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David Hart

Fixing a poorly repaired crack

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G'day fellas,

So I have a top with a saddle crack that was repaired at some point with the dreaded PVA.

With some careful work I have cleared out the offending substance, but the crack will not come together to be glued... It appears that the crack wandered off the grain and where the end grain was exposed has swelled. 

While I'm sitting here contemplating this conundrum... have you ever come across a similar situation (Fixing bad repairs)? How would you approach this situation?

I'm currently thinking if I carefully take wood off from the area where the end grain is exposed, it might come together.

Hope you're all enjoying the hols.

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14 hours ago, David Hart said:

... have you ever come across a similar situation (Fixing bad repairs)?

Seriously?????  It seems that's all I do sometimes. I need a higher end clientele, resulting in fiddles that have been well taken care of over the years and I won't have to undo S##t work.  It would be nice  (to be the King....JH). B)

    Seriously though,  everytime I take white glue of some sorts out of a crack, there is a huge gap of missing wood.  I think someone using white glue on a crack and missing would go hand in hand, for obvious reasons.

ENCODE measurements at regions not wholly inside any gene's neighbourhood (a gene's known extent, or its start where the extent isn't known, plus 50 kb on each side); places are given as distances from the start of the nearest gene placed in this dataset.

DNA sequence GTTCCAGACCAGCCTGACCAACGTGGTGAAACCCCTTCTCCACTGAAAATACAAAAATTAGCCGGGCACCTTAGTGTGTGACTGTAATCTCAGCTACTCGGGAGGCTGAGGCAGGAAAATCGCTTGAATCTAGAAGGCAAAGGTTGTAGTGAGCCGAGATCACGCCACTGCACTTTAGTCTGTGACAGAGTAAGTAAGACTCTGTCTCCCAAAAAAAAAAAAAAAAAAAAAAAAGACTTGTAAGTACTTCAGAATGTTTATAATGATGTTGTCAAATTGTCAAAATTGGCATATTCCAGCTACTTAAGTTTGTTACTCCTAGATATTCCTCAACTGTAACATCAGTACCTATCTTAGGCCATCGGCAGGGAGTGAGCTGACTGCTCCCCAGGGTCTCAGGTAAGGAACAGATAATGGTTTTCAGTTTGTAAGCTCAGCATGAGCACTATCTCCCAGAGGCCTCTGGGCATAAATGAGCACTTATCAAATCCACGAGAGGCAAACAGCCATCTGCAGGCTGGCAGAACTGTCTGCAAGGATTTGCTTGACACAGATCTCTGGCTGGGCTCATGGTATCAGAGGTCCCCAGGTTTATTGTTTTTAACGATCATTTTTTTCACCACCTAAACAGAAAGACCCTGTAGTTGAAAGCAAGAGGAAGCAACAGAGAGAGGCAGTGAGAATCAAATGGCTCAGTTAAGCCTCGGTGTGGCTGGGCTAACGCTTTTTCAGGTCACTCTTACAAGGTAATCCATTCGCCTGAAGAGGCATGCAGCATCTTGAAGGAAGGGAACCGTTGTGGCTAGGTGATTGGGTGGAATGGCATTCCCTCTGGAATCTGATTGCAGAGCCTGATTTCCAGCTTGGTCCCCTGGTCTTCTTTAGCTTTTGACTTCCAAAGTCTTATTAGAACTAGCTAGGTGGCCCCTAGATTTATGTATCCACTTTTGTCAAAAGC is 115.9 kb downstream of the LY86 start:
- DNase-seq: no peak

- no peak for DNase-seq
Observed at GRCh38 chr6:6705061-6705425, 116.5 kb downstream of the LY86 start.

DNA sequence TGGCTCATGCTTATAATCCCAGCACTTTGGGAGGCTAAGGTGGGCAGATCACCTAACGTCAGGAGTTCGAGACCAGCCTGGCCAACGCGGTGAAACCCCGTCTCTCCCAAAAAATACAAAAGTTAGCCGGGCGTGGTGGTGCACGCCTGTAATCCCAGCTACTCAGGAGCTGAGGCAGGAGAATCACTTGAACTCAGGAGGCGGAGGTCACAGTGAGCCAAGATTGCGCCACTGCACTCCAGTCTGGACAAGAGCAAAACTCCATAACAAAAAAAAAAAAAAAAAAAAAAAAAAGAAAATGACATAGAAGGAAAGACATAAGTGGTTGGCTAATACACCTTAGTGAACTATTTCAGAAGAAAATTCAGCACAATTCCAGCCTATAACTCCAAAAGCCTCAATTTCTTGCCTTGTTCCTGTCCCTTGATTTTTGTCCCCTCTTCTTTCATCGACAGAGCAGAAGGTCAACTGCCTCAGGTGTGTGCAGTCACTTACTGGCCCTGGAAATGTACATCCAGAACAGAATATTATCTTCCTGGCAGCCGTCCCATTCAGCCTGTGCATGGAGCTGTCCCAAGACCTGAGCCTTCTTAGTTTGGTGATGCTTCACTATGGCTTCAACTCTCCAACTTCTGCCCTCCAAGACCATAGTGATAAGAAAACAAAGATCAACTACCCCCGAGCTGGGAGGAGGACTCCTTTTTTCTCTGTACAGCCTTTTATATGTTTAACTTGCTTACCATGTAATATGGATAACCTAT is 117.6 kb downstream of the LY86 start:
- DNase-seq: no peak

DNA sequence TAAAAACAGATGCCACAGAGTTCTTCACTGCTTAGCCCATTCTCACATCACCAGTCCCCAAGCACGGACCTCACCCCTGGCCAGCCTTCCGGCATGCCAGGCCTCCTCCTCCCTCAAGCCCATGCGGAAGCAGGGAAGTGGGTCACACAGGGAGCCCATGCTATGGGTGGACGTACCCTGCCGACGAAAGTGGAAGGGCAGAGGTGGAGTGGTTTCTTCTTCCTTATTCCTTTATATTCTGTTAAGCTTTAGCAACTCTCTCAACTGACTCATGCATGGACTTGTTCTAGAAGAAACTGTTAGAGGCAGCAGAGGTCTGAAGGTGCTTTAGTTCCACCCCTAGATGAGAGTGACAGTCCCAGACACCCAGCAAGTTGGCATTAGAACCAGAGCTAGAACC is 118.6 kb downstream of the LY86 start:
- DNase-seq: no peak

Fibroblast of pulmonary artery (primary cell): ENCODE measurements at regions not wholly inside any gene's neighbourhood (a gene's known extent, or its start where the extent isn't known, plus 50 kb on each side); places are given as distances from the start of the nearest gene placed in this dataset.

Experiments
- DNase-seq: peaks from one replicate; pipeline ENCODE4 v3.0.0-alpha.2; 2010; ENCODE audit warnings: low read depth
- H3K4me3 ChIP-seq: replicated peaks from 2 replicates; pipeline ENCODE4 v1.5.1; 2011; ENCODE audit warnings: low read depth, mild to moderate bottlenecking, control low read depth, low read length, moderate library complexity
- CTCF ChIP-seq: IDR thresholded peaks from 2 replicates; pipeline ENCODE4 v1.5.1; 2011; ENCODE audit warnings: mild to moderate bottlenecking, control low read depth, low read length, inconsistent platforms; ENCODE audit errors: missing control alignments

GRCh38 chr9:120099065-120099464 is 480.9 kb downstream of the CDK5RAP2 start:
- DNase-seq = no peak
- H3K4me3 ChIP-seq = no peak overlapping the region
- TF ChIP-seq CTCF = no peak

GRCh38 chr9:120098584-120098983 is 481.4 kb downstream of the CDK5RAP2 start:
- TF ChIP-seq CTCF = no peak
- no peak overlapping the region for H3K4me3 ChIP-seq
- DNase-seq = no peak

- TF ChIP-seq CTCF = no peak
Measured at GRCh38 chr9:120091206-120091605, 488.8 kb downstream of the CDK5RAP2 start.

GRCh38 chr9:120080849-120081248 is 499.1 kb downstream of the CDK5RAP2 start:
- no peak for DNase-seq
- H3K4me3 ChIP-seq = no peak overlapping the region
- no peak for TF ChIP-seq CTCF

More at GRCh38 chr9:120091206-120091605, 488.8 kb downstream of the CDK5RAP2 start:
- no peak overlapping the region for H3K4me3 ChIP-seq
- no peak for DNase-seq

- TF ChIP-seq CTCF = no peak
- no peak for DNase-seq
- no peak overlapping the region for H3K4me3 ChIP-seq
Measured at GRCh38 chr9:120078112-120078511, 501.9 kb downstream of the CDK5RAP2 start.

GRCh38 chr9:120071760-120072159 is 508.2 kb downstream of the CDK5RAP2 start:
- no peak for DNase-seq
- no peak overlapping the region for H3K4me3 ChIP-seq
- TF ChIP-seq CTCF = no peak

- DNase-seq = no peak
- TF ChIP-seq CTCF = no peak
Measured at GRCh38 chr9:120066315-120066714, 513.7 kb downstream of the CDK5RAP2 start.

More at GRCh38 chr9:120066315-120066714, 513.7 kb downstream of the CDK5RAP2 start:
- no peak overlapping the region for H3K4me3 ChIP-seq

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1 hour ago, Jeff White said:

Seriously?????  It seems that's all I do sometimes. I need a higher end clientele, resulting in fiddles that have been well taken care of over the years and I won't have to undo S##t work.  It would be nice  (to be the King....JH). B)

    Seriously though,  everytime I take white glue of some sorts out of a crack, there is a huge gap of missing wood. 

 I'm not getting that. Might be better to look at your removal methods.

Sure, prior "repairs"with white glues and epoxies and cyanoacrylates can be among the most challenging to correct, and Titebond and epoxies can serve as as decent gap fillers when one is unable to get a decent joint

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2 hours ago, David Burgess said:

 I'm not getting that. Might be better to look at your removal methods.

Sure, prior "repairs"with white glues and epoxies and cyanoacrylates can be among the most challenging to correct, and Titebond and epoxies can serve as as decent gap fillers when one is unable to get a decent joint

The point I'm making is that the same person who would use white glue to glue a violin belly crack, is the same person who is not going to do a good job of glueing the crack to begin with, (aggressive over cleaning-removing wood)leaving me with a crack that is a mess.  "and Titebond and epoxies can serve as as decent gap fillers when one is unable to get a decent joint"  I'm not sure what you mean here.  Are you abdicating for this? Or, saying what's in the mind of the previous repairer?

"Might be better to look at your removal methods"  I will admit that I have to use more hydration that normal to remove white glues and the crack has to sit awhile to shrink back.  Thoughts on removing water based white glues? I use some vinegar in the water.  It seems that i don't remove any wood when the glue gets mushy.  It seems peel out, but without wood fibers.  Better idea?

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Dilute citric acid. Start weak then add acid powder to strength as needed to remove the white clue.

Citric acid powder is available in local supermarkets in the canning supplies aisle.

Edited by violguy
miss-spelled word

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